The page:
Overheads start high off the ground but become increasingly hard to duck under as they progress, finishing with the weapon’s point close to your feet. You should therefore move toward the side the attack is coming from, where it is at its highest point. Looking downwards while you do so aligns your body parallel to the path of the opponent’s weapon, getting your head out of the way sooner.

Underhand Attacks (starting from bottom-left or bottom-right)

Underhands are at their most dangerous as they begin, since they start too low to get under and sweep upwards to catch any jumps. In this case, you should run away from the direction of the strike and give it time to rise above you before it catches up. Again, you should be leaning downwards to duck your head away from the line of attack.

Underhands will usually hit early or not at all, so you have a bit more flexibility to use smaller movements without fear of the opponent adjusting in time.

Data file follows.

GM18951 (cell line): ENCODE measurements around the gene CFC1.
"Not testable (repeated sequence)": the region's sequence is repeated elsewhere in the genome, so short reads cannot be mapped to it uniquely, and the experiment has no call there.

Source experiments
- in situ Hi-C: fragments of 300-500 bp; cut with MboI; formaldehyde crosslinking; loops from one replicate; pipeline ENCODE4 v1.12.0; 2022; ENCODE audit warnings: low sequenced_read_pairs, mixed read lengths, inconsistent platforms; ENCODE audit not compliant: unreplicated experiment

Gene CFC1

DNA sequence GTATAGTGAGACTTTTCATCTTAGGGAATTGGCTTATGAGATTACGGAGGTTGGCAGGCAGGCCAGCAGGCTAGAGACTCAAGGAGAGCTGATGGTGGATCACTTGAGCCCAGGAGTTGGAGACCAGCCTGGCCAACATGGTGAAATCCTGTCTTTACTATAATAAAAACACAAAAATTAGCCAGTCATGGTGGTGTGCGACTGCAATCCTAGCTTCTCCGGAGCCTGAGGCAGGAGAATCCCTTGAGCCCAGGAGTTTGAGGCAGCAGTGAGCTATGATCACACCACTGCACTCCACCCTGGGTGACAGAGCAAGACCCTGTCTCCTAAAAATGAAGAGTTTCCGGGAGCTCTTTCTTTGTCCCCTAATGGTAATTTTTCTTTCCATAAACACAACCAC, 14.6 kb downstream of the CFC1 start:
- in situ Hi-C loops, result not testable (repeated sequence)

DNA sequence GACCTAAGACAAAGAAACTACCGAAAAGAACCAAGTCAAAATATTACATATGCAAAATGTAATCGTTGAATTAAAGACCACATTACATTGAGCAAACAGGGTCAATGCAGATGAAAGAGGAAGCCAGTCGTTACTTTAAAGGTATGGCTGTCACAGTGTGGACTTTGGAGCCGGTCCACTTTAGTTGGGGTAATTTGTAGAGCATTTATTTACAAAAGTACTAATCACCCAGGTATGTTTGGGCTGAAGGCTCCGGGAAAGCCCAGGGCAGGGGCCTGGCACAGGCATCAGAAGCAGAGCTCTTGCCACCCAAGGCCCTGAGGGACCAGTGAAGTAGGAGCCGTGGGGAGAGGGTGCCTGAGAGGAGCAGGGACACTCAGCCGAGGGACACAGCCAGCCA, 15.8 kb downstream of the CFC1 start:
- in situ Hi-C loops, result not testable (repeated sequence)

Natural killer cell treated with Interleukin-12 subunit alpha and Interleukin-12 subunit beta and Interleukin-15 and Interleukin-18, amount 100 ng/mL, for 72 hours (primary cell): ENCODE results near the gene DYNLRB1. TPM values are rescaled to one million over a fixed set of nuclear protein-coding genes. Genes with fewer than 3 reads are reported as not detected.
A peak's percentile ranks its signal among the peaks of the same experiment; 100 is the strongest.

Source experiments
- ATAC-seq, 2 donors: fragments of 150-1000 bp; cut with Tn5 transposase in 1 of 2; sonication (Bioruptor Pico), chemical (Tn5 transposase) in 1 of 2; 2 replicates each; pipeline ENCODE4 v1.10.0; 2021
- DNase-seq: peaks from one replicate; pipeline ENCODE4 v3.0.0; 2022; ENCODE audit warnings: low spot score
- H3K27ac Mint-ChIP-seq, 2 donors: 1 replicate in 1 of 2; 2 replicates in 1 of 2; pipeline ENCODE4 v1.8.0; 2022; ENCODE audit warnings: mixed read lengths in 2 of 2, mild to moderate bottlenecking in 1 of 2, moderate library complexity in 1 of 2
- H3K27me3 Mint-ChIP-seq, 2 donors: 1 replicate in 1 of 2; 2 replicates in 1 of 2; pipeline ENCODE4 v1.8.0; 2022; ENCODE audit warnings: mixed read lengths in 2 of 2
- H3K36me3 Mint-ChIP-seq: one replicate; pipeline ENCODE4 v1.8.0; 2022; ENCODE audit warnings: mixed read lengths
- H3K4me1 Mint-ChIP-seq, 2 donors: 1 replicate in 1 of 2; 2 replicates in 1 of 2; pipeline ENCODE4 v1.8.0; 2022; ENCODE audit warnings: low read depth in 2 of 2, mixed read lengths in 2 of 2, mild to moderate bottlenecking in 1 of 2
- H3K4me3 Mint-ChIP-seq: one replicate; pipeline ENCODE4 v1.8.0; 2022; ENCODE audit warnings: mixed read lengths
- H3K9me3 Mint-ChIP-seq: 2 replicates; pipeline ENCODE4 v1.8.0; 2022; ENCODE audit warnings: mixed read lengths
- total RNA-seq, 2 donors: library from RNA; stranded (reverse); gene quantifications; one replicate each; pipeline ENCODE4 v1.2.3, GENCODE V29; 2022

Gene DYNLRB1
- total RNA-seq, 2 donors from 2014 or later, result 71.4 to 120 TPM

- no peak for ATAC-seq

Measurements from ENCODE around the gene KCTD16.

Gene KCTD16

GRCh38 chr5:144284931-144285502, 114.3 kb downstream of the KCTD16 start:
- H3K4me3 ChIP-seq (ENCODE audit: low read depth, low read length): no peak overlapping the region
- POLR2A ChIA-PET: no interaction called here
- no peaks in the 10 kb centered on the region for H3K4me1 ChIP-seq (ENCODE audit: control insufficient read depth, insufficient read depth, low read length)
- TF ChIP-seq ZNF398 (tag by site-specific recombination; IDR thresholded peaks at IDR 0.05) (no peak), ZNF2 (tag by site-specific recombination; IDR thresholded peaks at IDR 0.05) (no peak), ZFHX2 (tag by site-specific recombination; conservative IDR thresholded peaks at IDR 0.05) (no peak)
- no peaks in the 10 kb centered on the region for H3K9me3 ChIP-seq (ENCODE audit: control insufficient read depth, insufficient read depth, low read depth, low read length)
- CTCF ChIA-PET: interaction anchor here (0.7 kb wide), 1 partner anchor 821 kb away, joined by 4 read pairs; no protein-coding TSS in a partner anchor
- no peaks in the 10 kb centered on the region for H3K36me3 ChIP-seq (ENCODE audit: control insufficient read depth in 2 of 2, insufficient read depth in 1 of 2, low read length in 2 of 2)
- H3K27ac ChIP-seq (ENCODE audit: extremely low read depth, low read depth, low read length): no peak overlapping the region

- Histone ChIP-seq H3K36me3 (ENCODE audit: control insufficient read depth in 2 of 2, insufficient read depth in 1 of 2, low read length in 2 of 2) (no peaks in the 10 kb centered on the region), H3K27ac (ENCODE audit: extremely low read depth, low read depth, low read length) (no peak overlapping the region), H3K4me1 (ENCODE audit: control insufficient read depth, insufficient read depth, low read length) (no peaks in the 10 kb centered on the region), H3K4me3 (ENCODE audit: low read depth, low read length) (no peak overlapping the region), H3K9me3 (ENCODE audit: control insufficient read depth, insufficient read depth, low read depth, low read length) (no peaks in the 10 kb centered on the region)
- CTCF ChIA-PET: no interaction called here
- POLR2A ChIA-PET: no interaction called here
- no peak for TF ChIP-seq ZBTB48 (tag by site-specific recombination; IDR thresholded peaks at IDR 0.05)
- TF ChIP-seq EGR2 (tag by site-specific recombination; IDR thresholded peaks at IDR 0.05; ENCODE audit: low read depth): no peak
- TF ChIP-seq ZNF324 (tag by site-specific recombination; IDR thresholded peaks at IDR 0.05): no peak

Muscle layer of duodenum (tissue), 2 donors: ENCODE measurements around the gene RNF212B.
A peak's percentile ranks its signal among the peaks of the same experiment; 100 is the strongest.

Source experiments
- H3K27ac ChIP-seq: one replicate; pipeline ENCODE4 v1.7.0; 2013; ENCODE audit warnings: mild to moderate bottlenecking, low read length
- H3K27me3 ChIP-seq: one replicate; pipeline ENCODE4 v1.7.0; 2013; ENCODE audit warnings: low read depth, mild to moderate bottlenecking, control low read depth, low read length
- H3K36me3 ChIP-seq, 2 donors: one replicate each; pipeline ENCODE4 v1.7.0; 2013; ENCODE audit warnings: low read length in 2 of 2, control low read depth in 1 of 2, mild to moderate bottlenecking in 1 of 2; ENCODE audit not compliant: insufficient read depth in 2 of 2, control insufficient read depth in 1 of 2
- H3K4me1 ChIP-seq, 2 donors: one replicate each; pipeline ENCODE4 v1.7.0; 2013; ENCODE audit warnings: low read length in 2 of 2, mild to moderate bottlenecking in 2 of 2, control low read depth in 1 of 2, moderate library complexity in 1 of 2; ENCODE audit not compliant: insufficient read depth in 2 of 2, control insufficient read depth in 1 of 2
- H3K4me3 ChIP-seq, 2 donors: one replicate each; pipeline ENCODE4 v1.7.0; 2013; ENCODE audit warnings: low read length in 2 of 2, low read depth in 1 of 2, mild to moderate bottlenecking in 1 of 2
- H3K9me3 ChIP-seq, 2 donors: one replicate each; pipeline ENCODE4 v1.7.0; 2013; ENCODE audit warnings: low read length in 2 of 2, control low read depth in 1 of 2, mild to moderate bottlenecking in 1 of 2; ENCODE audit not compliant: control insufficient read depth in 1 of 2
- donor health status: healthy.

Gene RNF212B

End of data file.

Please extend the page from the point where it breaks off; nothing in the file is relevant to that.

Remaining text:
Note that this is a somewhat riskier dodge since I am uphill from the opponent, meaning their attack starts lower relative to me and becomes harder to duck under. Relative elevation is a great thing to pay attention to as you become more experienced with dodges.

Ducking and Jumping

Ducking and jumping are meant to counter horizontally oriented attacks, which lateral dodges will struggle to avoid. Ducking is the much more common of the two. Remember to be sudden, explosive, and unpredictable. Also make sure to start a counterattack as you perform the dodge – they’re good for more than just defense, but your window is small.